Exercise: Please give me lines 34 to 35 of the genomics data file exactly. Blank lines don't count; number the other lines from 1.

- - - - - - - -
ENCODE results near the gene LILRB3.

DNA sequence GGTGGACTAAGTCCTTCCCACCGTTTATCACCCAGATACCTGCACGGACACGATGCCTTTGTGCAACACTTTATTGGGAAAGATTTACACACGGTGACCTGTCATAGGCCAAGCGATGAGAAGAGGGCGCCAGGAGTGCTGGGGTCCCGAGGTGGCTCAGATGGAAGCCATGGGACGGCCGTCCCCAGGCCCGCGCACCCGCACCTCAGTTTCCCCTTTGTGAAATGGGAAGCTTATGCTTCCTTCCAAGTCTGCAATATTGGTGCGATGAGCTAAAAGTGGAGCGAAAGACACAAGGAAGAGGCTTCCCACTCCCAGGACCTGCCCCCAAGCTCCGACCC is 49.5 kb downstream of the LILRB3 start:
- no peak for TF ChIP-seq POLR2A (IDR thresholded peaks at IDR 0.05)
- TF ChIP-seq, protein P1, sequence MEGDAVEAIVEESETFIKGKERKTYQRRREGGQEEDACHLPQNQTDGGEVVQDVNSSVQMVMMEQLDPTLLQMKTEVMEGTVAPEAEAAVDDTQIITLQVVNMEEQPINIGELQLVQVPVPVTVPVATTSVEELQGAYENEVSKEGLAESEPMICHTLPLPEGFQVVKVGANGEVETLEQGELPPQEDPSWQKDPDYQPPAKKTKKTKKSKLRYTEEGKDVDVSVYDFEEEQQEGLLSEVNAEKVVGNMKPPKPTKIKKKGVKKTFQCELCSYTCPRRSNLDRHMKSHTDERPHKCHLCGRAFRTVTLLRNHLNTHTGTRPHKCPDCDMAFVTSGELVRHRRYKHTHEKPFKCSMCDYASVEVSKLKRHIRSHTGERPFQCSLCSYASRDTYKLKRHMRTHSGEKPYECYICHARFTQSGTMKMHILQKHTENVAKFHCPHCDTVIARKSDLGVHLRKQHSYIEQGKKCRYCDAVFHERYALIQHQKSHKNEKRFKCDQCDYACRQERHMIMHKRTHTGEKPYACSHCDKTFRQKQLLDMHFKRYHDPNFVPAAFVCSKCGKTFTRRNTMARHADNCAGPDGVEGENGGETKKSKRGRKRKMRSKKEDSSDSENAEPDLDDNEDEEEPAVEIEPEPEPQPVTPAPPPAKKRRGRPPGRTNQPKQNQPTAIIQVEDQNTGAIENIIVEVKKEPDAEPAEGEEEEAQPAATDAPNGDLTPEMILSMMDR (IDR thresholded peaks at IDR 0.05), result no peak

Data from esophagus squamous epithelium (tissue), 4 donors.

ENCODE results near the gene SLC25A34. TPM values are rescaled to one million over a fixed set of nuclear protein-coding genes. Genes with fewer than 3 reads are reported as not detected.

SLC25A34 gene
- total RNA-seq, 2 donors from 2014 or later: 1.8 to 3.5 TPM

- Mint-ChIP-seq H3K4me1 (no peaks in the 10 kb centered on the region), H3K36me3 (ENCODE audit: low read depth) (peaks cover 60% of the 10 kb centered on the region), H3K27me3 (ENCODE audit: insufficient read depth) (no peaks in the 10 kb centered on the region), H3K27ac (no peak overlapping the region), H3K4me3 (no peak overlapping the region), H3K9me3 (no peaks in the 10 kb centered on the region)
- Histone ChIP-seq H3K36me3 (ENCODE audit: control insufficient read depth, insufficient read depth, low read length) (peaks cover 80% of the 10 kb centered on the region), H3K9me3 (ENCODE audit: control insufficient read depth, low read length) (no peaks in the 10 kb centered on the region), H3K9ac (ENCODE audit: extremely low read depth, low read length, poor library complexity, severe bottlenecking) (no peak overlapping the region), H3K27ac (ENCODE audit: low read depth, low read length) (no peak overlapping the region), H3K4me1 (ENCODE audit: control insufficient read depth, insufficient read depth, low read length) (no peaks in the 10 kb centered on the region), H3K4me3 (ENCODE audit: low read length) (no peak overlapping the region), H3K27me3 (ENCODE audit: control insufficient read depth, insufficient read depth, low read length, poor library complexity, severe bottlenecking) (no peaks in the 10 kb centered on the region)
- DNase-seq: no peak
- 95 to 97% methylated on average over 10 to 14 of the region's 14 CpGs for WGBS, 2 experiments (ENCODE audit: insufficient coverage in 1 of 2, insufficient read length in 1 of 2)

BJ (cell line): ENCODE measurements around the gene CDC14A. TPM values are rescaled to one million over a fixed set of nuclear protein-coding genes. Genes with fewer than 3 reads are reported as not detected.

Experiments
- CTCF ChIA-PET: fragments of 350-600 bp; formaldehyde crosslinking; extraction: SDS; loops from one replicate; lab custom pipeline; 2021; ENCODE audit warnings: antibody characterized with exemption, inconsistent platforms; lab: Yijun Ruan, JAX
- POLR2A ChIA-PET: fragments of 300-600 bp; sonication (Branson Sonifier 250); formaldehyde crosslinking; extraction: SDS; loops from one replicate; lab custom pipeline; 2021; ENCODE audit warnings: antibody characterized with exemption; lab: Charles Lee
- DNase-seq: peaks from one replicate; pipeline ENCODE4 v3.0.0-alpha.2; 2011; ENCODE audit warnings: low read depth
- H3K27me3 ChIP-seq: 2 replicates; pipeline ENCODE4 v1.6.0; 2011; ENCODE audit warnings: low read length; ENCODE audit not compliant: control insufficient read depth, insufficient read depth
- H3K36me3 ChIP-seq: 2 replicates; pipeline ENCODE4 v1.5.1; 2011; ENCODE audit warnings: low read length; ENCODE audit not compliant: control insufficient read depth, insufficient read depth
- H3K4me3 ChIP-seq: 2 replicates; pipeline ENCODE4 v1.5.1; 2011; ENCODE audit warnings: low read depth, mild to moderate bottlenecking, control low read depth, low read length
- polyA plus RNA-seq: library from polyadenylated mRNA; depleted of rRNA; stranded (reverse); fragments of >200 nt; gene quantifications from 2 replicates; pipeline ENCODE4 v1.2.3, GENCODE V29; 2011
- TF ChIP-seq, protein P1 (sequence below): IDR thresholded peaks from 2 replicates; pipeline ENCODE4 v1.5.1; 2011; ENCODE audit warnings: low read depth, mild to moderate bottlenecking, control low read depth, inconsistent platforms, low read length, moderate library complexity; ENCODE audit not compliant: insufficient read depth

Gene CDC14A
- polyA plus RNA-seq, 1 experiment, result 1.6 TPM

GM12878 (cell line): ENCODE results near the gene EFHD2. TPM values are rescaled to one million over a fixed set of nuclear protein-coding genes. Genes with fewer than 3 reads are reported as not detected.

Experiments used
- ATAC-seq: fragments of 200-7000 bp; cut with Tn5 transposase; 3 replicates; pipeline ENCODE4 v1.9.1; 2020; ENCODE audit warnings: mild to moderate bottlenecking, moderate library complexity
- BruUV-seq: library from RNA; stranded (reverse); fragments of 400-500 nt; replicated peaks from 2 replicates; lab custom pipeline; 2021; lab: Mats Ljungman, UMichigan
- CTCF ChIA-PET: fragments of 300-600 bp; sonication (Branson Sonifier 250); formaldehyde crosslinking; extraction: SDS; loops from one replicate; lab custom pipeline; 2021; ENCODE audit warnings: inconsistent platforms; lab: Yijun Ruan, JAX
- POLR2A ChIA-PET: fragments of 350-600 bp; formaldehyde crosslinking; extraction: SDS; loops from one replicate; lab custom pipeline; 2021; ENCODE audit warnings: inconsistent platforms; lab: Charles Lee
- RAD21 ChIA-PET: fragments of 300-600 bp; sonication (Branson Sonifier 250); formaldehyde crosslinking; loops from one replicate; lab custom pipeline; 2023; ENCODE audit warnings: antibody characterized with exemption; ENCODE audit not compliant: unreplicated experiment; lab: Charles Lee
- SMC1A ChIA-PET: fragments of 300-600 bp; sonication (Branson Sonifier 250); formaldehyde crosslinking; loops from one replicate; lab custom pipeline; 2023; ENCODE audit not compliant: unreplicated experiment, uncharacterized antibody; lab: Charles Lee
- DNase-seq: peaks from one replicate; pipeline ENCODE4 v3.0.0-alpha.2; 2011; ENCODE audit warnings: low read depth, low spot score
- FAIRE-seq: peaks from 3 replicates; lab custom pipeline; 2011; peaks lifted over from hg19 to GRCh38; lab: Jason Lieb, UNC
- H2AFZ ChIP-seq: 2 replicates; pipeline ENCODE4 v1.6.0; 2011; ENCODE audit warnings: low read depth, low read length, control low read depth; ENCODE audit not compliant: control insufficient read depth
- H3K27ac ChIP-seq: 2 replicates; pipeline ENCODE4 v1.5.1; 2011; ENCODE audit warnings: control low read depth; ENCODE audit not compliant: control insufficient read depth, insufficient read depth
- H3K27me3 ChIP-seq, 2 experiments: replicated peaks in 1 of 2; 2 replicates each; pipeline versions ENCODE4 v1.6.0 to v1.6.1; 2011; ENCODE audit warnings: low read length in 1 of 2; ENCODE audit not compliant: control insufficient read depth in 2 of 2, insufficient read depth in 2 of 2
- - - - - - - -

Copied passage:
- FAIRE-seq: peaks from 3 replicates; lab custom pipeline; 2011; peaks lifted over from hg19 to GRCh38; lab: Jason Lieb, UNC
- H2AFZ ChIP-seq: 2 replicates; pipeline ENCODE4 v1.6.0; 2011; ENCODE audit warnings: low read depth, low read length, control low read depth; ENCODE audit not compliant: control insufficient read depth